The first night of my hitchhiking tour north I've made it to Pismo Beach, which I love. At sunset this evening I walked to the end of the pier. There are great forces racing across the Pacific and in from the plains that converge on Pismo (see my friend Doug Lasken's trippy post, "Pelican and Sardine Mandala": http://laskenlog.blogspot.com/2006_07_04_archive.html), and the end of the pier is a great place to meet them. A question on my mind was: Why are some people intensely opposed to abortion, gun control and gay marriage, while other people either don't care much or actively support these things? Standing at the end of piers is where I like to think about things like that.
I'd been trolling thoughts all through San Luis Obispo County, where many people who identify with the Tea Party live, trapped in a solidly blue state. Several wandered on the pier and I listened.
I found that people are not upset only with the acts of abortion, gay marriage or gun control. They are upset by the meanings of these acts, and especially their portents for the future.
Legalized, routine abortion informs the far-right that human life will, in the future, be in the hands of the state, in fact may be created by the state, owned by the state, and terminated by the state. Liberals would hesitate to give the state such ultimate powers over individual lives, but unlike the far right, liberals do not see abortion in terms of the future. They see now, when human misery is greater without abortion than with it.
Regarding gun control, I encountered lots of people who see guns as the only way to stop an encroaching tyranny of the state. I'd have to say that conservatives are correct to worry about state tyranny; their error is in thinking that guns will help them avoid that tyranny. Case in point, America's current status, revealed by Edward Snowden, as a surveillance state. The Fourth Amendment protections against domestic spying- the need to prove reasonable suspicion, the requirements for warrants and due process- are gone. How did this happen in our heavily armed society? How indeed, since the most heavily armed among us are on record in their literature as opposing an all-powerful state? It happened because guns were irrelevant to the battle. There was nothing to shoot at. A few switches were pulled and, presto, Americans are under 24 hour total surveillance. You can shoot at your cell phone, but it won't help.
What about gay marriage? Acceptance of homosexuality seems a likely outcome of our imminent ability to design and clone humans outside of traditional reproductive processes. The future won't care who wants to copulate with whom or what; in fact there may be premiums on homosexuality. The U.S. space program depicted in Arthur C. Clark's novel Rendezvous with Rama rejects applicants who have no element of homosexuality, which is seen as providing cooperative tendencies aboard long interstellar flights. The far right may not want this future, but it is already the case that, with seven billion humans swarming the earth, non-reproductive sex is a good thing.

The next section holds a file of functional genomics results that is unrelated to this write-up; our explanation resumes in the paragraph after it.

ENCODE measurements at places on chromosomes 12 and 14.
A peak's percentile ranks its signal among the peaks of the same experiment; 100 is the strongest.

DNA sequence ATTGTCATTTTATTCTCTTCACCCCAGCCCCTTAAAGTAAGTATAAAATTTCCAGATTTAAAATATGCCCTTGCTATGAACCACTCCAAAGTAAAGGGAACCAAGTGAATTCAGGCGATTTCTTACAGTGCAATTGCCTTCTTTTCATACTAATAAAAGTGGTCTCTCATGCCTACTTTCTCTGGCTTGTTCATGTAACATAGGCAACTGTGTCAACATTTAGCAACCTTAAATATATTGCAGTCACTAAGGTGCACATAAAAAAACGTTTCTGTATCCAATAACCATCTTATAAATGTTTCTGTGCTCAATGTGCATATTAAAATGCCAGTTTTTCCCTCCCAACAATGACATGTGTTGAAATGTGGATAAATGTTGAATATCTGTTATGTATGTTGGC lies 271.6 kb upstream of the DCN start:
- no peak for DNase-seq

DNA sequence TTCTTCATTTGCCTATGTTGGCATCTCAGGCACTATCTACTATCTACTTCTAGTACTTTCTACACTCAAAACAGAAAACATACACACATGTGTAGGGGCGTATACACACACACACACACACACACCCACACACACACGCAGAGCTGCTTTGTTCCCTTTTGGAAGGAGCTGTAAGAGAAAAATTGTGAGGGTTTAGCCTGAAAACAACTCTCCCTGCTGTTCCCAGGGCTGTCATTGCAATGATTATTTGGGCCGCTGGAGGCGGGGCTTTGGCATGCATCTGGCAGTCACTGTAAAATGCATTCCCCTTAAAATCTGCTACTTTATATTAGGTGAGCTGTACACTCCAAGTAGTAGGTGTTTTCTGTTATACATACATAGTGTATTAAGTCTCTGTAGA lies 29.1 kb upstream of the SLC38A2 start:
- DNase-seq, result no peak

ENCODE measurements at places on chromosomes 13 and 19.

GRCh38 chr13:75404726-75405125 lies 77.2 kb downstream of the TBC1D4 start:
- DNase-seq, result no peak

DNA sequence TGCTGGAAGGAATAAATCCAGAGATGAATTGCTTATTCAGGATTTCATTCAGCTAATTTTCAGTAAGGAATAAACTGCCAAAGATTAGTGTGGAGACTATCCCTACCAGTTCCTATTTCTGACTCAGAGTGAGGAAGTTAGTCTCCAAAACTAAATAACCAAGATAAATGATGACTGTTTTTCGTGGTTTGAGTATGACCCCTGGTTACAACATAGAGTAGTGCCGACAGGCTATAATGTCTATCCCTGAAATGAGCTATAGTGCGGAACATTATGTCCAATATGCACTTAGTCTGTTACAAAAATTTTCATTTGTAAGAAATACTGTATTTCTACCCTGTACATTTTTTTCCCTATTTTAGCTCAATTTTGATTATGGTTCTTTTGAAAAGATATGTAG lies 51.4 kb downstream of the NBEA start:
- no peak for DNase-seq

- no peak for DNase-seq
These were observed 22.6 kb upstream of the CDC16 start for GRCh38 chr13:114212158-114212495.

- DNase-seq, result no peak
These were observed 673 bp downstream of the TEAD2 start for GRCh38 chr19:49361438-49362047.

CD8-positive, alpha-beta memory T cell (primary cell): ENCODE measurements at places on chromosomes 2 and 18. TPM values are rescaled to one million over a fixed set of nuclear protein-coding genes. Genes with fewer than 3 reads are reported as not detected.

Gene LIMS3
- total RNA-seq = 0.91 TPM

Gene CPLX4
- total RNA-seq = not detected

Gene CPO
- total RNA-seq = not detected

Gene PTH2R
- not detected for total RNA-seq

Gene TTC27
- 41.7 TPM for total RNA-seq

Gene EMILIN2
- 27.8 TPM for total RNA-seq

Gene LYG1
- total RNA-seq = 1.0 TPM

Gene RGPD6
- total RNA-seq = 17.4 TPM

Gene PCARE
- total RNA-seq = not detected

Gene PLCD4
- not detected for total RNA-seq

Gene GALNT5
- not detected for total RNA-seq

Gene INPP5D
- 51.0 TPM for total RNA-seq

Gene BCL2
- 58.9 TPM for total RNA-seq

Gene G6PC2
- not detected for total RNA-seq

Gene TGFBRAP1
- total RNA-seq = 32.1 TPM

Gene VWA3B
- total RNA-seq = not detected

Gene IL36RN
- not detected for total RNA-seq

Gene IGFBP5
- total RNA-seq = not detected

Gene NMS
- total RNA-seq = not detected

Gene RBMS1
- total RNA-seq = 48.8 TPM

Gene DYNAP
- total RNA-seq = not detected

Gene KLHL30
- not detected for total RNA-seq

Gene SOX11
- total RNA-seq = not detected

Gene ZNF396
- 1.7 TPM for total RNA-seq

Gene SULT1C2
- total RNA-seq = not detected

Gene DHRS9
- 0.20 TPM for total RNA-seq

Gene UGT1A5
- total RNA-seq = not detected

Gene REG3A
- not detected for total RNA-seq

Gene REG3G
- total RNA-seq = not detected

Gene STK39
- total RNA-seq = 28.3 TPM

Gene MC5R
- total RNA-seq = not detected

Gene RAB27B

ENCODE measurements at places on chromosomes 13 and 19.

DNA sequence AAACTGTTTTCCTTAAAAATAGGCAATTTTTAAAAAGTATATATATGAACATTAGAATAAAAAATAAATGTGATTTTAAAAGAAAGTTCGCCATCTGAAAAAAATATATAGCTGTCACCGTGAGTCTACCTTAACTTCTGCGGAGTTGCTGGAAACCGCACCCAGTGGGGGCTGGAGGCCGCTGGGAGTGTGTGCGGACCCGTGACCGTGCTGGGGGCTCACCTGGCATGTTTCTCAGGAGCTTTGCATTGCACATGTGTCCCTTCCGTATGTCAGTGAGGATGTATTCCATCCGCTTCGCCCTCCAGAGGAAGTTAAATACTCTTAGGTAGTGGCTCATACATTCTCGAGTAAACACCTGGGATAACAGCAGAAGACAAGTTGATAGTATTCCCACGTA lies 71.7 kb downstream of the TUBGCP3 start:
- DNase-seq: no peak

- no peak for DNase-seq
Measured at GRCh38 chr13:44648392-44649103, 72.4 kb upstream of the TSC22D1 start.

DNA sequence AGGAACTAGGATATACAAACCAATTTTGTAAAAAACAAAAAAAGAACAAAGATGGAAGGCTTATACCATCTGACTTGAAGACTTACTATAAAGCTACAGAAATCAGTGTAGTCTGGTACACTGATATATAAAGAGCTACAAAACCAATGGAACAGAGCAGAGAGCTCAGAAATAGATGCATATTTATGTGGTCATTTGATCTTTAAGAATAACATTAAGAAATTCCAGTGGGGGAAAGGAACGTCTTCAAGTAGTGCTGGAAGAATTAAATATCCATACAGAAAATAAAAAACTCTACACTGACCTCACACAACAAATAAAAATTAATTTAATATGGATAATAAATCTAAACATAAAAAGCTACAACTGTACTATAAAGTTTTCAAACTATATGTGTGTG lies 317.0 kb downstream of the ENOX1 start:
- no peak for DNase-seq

The Tea Party's strongest opposition, then, is to the future, when the state may control human life much more than it does now. Far-right conservatives are correct to suspect the state; their problem is that they have no hope of stopping science. There will be creation of human life in the laboratory, and it will be designed by humans- no one can stop that. Because of this the Tea Party is also logical to defend the concept of God, since "God" is about to be reinvented as humankind. The Tea Party is right about the future but wrong about its ability to stop it. The furor resulting in John Boehner's resignation represents the Tea Party's rage at losing. Boehner resigned, and Mitch McConnell may resign, but the Tea Part will still lose. Politically, there's only one scenario for them, creating their own, new political party so that the GOP can either reinvent itself or die a natural death. Whether there will be any chance of Tea Party culture (for want of a better term) merging in the future with a scientific culture remains to be seen. There's precedent for it in science fiction, if that helps.
For the rest of us today, we need legalized abortion, acceptance of all sexual orientations, and limits to gun ownership. We are dealing with the present, where these measure are necessities of life, whatever they may become in the future.